I’ll be honest with you: I’ve never really gotten into the whole “iOS productivity” thing. When I’m out and about, I mostly use my iPhone as a portable Twitter machine, for emails, and that kind of thing — you know, the normal stuff. And when I’m at home, I have my trusty Mac for everything I need to do. But in saying all that, I recognise the kinds of innovative things people are doing with apps like Launch Center Pro and more recently, Workflow. We’ve come a long way since the days of no copy and paste on iOS, and now people are creating workflows for every imaginable thing. If you’re not into iOS productivity because it all just seems a little too hard, or like me, lack the imagination required for getting stuff done on your iPhone or iPad, there’s plenty of beginner’s guides to sink your teeth into. Or you can check out the built-in gallery for a few ideas to get you started.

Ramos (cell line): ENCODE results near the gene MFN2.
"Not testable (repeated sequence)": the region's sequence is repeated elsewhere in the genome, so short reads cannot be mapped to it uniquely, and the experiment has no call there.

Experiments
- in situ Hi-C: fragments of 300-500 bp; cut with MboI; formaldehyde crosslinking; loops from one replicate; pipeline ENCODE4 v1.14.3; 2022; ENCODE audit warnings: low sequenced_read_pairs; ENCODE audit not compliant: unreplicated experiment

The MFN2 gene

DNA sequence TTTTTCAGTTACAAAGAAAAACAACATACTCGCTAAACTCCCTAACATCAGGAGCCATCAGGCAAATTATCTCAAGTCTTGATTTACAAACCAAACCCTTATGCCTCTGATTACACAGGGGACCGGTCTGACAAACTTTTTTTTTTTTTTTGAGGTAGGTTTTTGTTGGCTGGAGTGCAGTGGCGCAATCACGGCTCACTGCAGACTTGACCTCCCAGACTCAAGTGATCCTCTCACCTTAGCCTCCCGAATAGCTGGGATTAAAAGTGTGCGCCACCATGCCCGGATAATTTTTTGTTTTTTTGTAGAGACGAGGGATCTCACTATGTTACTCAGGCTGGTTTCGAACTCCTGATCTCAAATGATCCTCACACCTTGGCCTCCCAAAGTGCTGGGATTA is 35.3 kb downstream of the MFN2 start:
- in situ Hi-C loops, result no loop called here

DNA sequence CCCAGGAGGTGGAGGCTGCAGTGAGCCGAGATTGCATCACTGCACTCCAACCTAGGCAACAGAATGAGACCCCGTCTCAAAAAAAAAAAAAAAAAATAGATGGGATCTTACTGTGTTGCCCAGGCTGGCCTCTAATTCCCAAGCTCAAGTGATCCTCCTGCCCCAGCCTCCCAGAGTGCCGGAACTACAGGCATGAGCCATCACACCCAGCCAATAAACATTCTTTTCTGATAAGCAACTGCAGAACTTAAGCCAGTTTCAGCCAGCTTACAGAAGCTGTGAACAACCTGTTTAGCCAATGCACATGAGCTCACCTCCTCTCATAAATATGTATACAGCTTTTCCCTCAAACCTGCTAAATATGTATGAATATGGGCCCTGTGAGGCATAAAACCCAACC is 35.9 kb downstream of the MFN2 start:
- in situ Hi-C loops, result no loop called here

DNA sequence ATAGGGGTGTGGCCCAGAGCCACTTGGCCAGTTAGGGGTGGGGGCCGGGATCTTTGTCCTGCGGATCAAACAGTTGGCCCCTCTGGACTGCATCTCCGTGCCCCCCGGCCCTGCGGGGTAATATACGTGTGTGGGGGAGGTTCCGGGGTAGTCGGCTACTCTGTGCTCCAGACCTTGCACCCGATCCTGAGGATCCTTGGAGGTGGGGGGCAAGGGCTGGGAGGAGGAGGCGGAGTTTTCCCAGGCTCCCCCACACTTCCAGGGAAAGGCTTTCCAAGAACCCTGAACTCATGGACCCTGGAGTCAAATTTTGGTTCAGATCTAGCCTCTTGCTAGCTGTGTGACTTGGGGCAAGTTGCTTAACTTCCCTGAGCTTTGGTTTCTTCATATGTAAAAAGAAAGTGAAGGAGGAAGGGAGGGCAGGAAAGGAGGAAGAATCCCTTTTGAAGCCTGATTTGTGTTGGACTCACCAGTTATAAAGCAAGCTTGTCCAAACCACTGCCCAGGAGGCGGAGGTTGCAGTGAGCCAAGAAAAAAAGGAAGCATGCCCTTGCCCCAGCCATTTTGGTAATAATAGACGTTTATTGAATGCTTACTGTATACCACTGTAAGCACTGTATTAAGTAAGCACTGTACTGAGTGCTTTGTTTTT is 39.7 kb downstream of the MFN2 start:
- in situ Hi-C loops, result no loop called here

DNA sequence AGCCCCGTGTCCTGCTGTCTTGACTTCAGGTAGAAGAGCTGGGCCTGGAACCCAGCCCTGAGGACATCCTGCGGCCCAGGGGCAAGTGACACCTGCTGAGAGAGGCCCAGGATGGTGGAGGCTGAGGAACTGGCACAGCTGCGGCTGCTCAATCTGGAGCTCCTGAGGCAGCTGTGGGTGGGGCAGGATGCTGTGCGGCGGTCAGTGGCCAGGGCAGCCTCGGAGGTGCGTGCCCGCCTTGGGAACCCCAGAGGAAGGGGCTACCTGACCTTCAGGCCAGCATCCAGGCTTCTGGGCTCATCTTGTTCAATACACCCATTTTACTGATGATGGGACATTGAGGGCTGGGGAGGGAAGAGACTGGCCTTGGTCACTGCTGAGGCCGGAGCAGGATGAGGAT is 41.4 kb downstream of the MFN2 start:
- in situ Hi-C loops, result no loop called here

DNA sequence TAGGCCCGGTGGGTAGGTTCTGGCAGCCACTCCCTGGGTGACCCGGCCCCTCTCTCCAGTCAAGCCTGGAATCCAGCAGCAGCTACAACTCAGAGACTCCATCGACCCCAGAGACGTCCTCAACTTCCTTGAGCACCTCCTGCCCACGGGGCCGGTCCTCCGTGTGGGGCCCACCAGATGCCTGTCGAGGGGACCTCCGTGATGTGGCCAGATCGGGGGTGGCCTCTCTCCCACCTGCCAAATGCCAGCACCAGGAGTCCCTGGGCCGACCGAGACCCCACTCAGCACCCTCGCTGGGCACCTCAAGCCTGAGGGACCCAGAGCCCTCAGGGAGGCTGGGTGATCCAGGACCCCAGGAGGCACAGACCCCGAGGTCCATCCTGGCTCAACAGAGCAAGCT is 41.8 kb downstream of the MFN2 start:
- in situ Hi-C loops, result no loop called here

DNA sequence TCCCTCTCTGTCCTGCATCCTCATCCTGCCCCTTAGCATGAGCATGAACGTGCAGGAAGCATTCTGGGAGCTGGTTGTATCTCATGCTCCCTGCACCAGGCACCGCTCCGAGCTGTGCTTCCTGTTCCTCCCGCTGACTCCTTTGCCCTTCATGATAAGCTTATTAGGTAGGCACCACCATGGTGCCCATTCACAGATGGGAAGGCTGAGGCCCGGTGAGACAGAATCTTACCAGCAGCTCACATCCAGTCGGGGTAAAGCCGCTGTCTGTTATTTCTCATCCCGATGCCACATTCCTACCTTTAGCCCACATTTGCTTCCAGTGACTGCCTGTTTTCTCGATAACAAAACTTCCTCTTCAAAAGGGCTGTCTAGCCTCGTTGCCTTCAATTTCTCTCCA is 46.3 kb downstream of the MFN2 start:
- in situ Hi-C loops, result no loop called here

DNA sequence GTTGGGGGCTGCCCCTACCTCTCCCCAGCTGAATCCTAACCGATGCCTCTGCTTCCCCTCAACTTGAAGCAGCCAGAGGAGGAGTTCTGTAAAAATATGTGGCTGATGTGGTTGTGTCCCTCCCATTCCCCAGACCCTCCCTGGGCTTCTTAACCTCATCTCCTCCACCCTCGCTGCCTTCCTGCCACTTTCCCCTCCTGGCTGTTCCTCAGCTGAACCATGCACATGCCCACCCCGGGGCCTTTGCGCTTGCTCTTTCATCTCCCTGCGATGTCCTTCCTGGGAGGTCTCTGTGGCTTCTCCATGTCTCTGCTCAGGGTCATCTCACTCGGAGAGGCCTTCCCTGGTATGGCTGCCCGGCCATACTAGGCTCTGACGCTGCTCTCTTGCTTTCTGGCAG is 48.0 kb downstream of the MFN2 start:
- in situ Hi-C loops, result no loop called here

Workflow is $3.99, on the App Store.
Before Hyperlapse, it was pretty easy to tell when someone had recorded video from an iPhone. There was always a telltale shakiness to the footage that gave it away, and no matter how steady you thought you were holding your iPhone, any movement resulted in the shakes. Then Instagram released Hyperlapse, and mobile video changed forever — and while that might sound a little melodramatic, ask anyone that’s used Hyperlapse for recording video and they’ll tell you how true it is. Hyperlapse’s incredibly impressive video stabilisation tech means there’s now no excuse for shaky video footage. I’ve started recording all my videos taken on my iPhone in Hyperlapse, and it’s basically indistinguishable from steady cam rigs costing much, much more than my iPhone. Hyperlapse isn’t integrated with Apple’s built-in camera app and does require additional processing time after you’ve recorded your footage, but those are small sacrifices to make for perfectly smooth video. Hyperlapse is so good, I often wonder how it’s even possible. The only thing it doesn’t do is prevent you from taking vertical videos.
Hyperlapse is free, on the App Store.
A review from the perspective of a long-time Skitch user